For you I would suggest focusing on playing chords by ear. You can find the key of a song by experimentation for now, and worry about melodies and solos later, but from what you have said I think you’ll find it most rewarding to focus on chords and chord progressions.

    Here are three articles to help you plan this:

    1. Overview of chord ear training
    2. How to practise for Chord Types
    3. How to practise for Chord Progressions

    Those should give you a good idea of the “roadmap” for developing these skills and planning your training step by step, as well as suggesting further resources here on the site which can be used to train with.

    Does that help?

    #18154
    Profile photo of ayublin
    ayublin
    Participant

    Thanks a bunch Christopher, and yes this helps a lot! And spot on! that’s it, playing chords by ear is what I aiming for, this is necessary to play along with people :)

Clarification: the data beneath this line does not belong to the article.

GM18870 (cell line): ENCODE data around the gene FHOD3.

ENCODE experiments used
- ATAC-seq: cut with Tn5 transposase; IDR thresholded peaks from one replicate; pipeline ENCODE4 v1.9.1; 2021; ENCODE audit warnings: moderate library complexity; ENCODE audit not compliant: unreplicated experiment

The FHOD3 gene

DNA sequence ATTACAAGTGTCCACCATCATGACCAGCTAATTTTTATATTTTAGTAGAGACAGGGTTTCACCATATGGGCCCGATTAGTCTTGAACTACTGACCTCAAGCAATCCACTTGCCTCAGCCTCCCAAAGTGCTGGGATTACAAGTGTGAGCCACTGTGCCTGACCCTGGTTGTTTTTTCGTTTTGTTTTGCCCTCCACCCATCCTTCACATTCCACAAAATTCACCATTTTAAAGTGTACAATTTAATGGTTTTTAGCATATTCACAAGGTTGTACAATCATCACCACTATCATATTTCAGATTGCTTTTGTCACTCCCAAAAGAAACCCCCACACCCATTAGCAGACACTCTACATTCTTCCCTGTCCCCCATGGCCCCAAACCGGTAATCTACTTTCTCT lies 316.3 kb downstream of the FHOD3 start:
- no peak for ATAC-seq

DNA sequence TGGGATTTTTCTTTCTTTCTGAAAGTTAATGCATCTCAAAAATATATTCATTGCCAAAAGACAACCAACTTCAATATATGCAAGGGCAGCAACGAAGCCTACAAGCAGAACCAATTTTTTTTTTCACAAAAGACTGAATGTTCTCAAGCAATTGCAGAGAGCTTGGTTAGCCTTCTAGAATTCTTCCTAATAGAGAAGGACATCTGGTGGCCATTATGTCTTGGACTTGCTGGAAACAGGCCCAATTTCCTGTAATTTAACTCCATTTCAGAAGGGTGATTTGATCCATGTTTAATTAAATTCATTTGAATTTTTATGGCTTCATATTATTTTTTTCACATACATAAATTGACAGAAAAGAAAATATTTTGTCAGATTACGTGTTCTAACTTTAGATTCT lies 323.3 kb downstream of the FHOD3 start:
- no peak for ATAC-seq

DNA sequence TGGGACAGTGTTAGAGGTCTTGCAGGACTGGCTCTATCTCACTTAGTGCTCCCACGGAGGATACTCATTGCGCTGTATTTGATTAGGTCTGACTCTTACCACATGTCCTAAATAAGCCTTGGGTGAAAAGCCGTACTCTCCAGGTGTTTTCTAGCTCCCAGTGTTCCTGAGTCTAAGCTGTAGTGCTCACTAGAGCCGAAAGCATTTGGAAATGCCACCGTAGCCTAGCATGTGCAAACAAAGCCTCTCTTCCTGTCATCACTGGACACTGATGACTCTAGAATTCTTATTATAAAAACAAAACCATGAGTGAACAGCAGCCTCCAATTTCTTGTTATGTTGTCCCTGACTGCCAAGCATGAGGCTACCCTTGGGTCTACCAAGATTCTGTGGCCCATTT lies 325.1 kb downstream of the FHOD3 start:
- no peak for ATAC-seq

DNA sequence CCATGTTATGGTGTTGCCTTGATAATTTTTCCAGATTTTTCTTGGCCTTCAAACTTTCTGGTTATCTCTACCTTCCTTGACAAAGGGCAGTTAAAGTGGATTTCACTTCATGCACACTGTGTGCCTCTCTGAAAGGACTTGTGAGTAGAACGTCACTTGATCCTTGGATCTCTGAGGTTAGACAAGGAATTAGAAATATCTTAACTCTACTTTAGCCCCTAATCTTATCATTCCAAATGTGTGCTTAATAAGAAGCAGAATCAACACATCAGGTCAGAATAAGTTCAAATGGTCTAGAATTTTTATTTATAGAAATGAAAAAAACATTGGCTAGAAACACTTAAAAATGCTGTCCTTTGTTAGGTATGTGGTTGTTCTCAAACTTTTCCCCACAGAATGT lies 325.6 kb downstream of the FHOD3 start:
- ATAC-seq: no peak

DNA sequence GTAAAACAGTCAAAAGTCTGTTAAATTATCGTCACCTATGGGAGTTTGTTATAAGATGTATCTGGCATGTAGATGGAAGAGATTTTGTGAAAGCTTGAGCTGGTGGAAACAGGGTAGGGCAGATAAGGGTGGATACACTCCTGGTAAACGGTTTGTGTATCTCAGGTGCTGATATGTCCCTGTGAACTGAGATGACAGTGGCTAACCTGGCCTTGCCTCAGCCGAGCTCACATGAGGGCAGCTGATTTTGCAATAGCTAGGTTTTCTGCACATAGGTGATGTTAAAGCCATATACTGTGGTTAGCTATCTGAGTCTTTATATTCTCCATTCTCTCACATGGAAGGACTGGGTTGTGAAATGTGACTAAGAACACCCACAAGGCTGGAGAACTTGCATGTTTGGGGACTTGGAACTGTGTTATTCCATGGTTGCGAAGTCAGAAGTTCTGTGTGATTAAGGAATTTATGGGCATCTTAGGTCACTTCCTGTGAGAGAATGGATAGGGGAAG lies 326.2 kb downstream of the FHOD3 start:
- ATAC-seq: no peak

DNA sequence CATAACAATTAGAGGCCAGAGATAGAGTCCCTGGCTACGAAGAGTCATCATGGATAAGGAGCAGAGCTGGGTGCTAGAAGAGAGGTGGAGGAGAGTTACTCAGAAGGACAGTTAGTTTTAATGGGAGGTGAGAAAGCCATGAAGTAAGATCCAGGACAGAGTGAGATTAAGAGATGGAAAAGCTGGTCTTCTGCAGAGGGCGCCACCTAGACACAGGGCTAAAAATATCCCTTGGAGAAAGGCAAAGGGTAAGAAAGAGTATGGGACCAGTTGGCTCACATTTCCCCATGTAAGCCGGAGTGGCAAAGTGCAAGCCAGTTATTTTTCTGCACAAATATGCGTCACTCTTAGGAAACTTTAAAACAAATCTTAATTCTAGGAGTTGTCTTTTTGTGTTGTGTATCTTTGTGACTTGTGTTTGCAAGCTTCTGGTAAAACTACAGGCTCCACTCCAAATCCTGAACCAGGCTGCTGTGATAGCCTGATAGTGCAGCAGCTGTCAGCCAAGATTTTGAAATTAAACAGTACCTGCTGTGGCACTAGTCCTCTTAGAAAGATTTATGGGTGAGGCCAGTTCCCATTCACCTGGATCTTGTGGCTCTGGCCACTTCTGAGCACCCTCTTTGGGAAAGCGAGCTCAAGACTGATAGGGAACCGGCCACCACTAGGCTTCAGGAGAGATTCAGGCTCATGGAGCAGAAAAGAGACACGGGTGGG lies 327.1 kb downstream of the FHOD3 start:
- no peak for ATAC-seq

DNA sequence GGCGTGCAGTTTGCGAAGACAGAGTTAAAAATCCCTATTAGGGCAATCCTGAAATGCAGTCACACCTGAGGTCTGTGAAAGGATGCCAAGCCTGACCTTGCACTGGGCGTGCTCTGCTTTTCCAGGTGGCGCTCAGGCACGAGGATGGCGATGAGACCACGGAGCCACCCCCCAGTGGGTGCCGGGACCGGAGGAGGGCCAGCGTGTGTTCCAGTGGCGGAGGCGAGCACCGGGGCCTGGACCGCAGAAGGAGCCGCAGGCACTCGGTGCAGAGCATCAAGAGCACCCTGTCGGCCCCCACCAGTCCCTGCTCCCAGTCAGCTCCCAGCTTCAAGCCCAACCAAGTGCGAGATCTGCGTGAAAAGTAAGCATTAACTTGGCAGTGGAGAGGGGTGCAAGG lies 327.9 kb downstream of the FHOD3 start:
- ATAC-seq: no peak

I will go trough the 3 articles you gave, and get back here hopefully with a concrete training plan. Thanks again!

    #18169

    Excellent! I’m glad that helped.

    If you need a hand constructing your training plan do shout, and otherwise please keep us posted on your progress :)

    #18832

    Hi

    I’m an aspiring musician and mix engineer, I have found your website of great aid and I definitely intend on using it on my journey, however I am having difficulty constructing a training plan for myself.